Wacton All Saints
All Saints church is located in Wacton, a Norfolk village about 2 miles west of Long Stratton.
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Visiting Wacton All Saints
Wacton All Saints is in my opinion the Round Tower Church which outer appearance comes closest to a medieval castle. I haven’t been able yet to take interior photos in an appropriate quality and quantity, as I had to hurry because many people on a tour of the Round Tower Churches Society waited outside. Furthermore, some scaffolding was erected inside the church. Meaning we have to visit this church again.
The nave and chancel here, being the same width and height, are all under one high-pitched, slated roof. Both sides of the 14th century Church have a lovely display of Decorated curving tracery under ogee hood moulds, with two alternating patterns. These patterns also alternate across the church, i.e. those opposite each other are of the different pattern. The east window is a flamboyant 19th century replica of the Decorated style. The tower is circular to the top, but there is a change of appearance and a step in at the level of the eaves of the nave. Above this the surface is rougher and has been covered with mortar in the past. The belfry openings are wide lancets, with no tracery. Lower down on the west side there is a narrow triangular-head window just above the lower part, and then a more conventional small west window in the 1st stage. The parapet is plain round and made of red brick. There is no sign of an earlier belfry within the tower; perhaps the tower was raised with a new belfry in the 14th century when the larger windows were put into the walls? Both main doorways have finely moulded ogee arches and the doors are covered with interesting metal work, probably 14th century. There are no porches.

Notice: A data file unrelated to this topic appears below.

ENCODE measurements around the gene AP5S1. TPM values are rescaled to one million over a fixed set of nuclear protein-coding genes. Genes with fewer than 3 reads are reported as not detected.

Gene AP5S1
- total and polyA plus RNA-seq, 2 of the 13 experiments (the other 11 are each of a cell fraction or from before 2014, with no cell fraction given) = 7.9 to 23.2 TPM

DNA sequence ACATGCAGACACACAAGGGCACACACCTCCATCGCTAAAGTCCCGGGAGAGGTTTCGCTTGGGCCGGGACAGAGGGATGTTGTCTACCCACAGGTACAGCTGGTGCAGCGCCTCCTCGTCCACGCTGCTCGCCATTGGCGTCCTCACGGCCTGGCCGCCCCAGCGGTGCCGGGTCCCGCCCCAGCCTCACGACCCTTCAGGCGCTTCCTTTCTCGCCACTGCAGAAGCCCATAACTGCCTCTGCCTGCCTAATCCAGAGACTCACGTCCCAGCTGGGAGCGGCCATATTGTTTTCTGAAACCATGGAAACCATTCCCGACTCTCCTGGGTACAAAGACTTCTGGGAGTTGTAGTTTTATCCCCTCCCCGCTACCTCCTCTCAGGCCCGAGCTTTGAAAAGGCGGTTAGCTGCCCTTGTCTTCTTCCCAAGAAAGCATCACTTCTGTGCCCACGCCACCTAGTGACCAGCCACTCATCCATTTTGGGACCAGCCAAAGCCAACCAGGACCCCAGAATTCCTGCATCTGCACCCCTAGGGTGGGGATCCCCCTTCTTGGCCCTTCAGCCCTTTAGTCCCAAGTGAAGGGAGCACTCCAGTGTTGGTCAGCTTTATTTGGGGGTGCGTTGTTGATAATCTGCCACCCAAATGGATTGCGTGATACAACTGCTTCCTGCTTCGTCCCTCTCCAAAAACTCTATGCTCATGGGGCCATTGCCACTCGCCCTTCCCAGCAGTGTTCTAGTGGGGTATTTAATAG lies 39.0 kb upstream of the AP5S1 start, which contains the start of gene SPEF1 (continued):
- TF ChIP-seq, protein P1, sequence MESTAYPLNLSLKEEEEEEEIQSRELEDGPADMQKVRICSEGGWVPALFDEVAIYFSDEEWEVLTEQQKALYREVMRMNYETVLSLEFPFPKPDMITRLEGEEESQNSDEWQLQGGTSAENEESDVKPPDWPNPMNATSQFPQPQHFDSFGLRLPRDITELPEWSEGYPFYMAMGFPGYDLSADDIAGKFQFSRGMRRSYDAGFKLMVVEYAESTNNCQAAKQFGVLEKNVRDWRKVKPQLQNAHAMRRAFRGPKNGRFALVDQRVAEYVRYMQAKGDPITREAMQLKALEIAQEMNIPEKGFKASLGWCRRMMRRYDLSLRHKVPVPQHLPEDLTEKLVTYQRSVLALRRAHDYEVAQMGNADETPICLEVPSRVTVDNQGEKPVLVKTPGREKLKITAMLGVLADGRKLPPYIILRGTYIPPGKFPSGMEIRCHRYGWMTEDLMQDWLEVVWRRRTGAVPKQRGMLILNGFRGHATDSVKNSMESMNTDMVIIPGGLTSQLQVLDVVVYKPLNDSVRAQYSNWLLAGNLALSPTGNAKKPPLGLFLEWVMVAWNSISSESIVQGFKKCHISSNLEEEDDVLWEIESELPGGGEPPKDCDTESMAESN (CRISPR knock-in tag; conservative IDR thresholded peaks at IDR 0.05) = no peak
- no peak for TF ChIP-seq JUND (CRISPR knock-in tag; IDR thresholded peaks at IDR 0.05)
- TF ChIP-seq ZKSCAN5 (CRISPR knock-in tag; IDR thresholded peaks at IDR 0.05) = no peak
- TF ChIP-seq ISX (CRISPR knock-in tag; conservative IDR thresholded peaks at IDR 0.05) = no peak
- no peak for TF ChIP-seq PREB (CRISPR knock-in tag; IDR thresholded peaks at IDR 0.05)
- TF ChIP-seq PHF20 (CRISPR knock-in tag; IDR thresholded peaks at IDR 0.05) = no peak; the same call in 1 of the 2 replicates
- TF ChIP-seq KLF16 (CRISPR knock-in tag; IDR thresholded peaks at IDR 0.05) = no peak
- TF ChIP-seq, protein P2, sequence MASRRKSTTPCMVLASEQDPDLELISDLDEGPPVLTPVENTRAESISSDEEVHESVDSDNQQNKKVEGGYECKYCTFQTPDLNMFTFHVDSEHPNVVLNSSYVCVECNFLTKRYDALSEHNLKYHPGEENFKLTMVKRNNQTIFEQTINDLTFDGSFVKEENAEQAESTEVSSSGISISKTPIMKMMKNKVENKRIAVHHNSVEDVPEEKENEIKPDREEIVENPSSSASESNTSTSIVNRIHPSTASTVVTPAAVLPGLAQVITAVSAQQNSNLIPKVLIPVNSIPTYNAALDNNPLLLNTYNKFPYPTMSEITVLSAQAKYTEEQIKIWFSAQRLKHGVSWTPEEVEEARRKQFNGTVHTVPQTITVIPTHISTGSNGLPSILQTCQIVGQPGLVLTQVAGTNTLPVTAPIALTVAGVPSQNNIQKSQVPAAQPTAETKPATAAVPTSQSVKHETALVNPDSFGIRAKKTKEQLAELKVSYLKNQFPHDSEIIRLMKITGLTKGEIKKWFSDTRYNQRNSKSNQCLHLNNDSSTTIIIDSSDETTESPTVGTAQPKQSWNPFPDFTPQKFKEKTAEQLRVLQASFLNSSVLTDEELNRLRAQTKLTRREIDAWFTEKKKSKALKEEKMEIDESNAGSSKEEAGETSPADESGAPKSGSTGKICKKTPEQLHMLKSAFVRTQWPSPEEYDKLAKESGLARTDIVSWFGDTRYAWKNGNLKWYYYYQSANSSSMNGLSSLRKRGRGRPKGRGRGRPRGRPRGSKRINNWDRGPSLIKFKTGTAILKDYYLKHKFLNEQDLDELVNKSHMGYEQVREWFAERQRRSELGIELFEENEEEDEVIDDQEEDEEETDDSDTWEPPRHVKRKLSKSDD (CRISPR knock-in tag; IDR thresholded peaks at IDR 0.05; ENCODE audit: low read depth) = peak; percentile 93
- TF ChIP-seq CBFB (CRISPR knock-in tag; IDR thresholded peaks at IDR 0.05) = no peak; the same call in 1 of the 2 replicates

The 15th century lion font stands in front of the pointed tower arch, and has the usual four seated lions around the stem. The bowl has more seated lions alternating with angels holding shields. These shields may have been carved, but nothing is recognisable now. Below the bowl is a corona of angel heads with overlapping wings, and then a band of fleurons. Half way along the nave, on the north side, is displayed a roundel of 17th century or 18th century glass from the Low Countries or northern France. The yellows are made by staining the glass with silver chloride and then being fired. It shows three scenes, Christ teaching the Apostles, Christ with St Peter, and the Apostles teaching the Jewish leaders. The 14th century Rood screen has turned shafts and simple cusped tracery, and stands near the Rood stairs still within the north wall. In the chancel is a fine set of 14th century piscina and sedilia under cusped ogee arches.